Skip to main content

Rebuild Review: The Detroit Red Wings

The Yzerplan has started to work for the Red Wings, even if the job is far from over. And that should get fans thrilled for the team's long-term future, writes Tony Ferrari.
Moritz Seider

‘Rebuild Review’ is a series where Tony Ferrari takes a look into a current rebuild in the NHL. We will take a look at when it started, the journey to where they are at now, and what the outlook is going forward.

In Yzerman we trust. That has been the mantra Red Wings fans have put their faith in over the last few years. In all honesty, it’s what Red Wings fans have gotten excited about in three of the past four decades. After 20-plus seasons as a player with the team, Yzerman joined the front office to learn under Ken Holland from 2006 to 2010 before heading off to Tampa Bay to building the foundation for what eventually wound up being back-to-back Stanley Cup championships as GM.

Just prior to those Tampa titles the Red Wings legend made his way back to the team as GM, taking over for the man he learned under. The rebuild had technically begun a couple of seasons prior when the Red Wings missed the playoffs in 2016-17, but Yzerman is the man with the Yzer-plan that is restoring this ‘Original 6’ squad to glory.

The End of the Playoff Streak and Holland’s Rebuild Begins

After a record 25-year playoff streak, the Red Wings finally had the bottom fall out in 2017. With Pavel Datsyuk departing to return to Russia to play in the KHL, a step back for then-sophomore Dylan Larkin, and an aging core supplemented by overpriced depth players, the signs were on the wall. 

The rebuild was ready to begin.

Ken Holland was in a position he had never been in as an NHL general manager before. Picking in the top-10 for the first time since selecting Martin Lapointe in 1991, the Red Wings were sitting pretty at ninth overall. The opportunity to add a key piece to start the rebuild presented itself despite the class not being vaunted for its high-end talent.

Selecting center prospect Micheal Rasmussen from the Tri-City Americans of the WHL, Holland was looking to add some size and scoring ability. The 6-foot-6 center was a menace in front on the net, especially on the power play. There was some concern over the fact that 52.7% of his points came on the man advantage, but the Red Wings felt that the size and hands in tight were well worth the selection.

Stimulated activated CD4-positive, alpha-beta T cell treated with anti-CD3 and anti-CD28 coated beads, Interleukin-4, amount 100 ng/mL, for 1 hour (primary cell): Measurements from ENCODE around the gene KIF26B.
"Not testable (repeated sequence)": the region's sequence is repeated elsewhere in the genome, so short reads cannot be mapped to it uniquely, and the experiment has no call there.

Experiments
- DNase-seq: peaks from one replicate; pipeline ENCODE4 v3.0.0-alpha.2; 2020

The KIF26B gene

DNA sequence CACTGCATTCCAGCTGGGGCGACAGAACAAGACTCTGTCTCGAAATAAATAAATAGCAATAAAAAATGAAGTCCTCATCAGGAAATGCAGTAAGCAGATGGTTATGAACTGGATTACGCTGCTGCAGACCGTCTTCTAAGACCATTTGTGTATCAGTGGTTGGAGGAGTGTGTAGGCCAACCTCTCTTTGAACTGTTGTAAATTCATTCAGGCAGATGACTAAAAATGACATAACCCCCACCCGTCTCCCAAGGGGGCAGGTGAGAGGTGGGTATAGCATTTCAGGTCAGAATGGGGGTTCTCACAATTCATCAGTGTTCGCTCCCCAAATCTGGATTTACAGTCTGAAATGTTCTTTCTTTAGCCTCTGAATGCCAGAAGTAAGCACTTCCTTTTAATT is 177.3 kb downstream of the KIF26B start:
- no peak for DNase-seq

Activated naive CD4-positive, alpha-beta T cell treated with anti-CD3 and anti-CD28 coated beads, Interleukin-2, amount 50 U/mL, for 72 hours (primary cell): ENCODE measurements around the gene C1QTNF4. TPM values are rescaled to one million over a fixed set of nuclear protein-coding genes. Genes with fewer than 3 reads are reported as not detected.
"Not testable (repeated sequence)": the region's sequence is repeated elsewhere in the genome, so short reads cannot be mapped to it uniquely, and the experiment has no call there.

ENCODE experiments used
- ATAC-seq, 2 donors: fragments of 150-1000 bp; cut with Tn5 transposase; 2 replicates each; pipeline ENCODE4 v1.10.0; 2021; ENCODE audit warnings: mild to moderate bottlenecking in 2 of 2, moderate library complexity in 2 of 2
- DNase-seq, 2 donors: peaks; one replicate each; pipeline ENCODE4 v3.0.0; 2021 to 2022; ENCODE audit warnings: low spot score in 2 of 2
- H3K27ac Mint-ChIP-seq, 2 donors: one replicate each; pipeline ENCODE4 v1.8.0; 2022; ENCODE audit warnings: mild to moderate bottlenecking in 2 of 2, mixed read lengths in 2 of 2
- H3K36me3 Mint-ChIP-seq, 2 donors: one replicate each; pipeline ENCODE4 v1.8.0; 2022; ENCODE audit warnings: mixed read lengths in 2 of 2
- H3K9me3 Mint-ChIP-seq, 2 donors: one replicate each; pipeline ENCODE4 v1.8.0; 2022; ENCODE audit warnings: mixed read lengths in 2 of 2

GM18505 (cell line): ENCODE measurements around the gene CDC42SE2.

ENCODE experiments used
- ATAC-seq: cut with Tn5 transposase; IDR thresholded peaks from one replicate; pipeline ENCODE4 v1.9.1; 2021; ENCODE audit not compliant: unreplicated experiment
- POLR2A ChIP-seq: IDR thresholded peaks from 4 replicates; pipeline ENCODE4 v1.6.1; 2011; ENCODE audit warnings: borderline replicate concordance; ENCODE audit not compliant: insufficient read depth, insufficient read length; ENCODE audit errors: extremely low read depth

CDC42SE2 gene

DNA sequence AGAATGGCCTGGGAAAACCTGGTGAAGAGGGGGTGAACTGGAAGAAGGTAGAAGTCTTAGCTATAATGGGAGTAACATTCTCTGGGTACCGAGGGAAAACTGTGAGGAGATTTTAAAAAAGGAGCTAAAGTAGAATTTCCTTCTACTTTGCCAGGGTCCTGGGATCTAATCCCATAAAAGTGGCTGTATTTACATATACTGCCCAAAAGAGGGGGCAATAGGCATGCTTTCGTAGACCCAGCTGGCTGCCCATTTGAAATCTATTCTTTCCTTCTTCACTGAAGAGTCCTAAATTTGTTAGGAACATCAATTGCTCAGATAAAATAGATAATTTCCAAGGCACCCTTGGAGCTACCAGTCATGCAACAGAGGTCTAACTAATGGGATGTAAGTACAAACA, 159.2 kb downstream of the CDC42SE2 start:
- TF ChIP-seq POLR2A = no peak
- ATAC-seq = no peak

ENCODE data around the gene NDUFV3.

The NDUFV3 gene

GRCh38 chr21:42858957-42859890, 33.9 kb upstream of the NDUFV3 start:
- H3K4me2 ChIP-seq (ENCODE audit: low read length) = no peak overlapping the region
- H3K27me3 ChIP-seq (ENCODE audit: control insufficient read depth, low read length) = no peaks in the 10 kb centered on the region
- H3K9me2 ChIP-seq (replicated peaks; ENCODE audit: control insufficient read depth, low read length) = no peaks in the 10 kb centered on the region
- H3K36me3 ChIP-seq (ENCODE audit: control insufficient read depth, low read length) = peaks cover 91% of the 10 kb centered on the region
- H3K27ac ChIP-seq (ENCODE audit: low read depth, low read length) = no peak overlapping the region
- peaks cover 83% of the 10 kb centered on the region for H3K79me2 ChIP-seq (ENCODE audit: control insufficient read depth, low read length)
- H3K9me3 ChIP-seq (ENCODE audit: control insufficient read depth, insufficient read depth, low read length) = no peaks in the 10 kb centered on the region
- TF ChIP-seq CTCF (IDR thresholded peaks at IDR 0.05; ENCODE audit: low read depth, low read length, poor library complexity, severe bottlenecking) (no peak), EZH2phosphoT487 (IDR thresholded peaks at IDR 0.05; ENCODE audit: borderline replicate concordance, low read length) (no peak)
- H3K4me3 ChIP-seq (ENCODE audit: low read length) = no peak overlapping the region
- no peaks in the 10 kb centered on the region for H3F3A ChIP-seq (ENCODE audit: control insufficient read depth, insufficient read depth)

The rest of the 2017 draft has only yielded one player of significance to this point with second-round selection Gustav Lindstrom beginning to make his mark this season with the big club. Most of the picks are no longer with the organization, with a couple no longer in pro hockey.

The following year was again a struggle on the ice. The bright spot was that some of the youth in the system began to really show what they were made of. Larkin led the team in scoring, Anthony Mantha and Tyler Bertuzzi began to make their impact felt. The issue of the overpriced veterans and lack of supporting cast persisted though and Detroit finished outside of the playoffs yet again.

Selling off assets throughout the season and at the deadline, the Red Wings began to stockpile draft picks for the rebuild. Out were Petr Mrázek, Tomas Tatar and Riley Sheahan, among others, and in came numerous draft picks. The key deal was the Tatar trade to the Vegas Golden Knights that netted the Wings a first-rounder in the 2018 draft, a second-round pick in 2019, and a 2021 third.

Although they dropped one spot in the lottery, the Red Wings were still in a good position on draft day. With Filip Zadina and Quinn Hughes both surprisingly on the board when they were on the clock, the Red Wings were facing a dilemma. Zadina was a projected top-four prospect and Hughes was one of the highest upside prospects in the draft class. Holland, in what would be his last draft with the Red Wings, selected Zadina which left Hughes for the Canucks.

With the first-round pick from the surprisingly successful expansion Golden Knights, the Red Wings were slated to pick at 30th overall. As the night went on, one name stood out as he fell down the board and teams passed on him. Joe Veleno, ranked within the top-15 on the majority of public draft boards from TSN to ESPN, continued to be passed over until the Red Wings stepped to the stage to make their selection. Holland and the Red Wings managed to select two players in Zadina and Veleno later than either was expected to go.

With two more top-50 picks, the Red Wings swung on players with interesting upside in Jonatan Berggren and Jared McIsaac. Both have shown the skill and potential to be good NHLers but have yet to reach the big club because of injuries. Playing for Grand Rapids in the AHL, they are beginning to make up for the lost time.

Holland remained GM when the 2018-19 season began as the rebuilding Red Wings continued down the path of a deteriorating dynasty. With the success on the ice harder and harder to come by, the teardown continued. As the trade deadline approached, underrated defenseman Nick Jenson was sent to the Capitals for a 2020 second-round pick and stop-gap defender Madison Bowey. Gustav Nyquist was sent out a few days later for a 2019 second-round pick and a 2020 third. The draft pick cupboard was beginning to look very promising.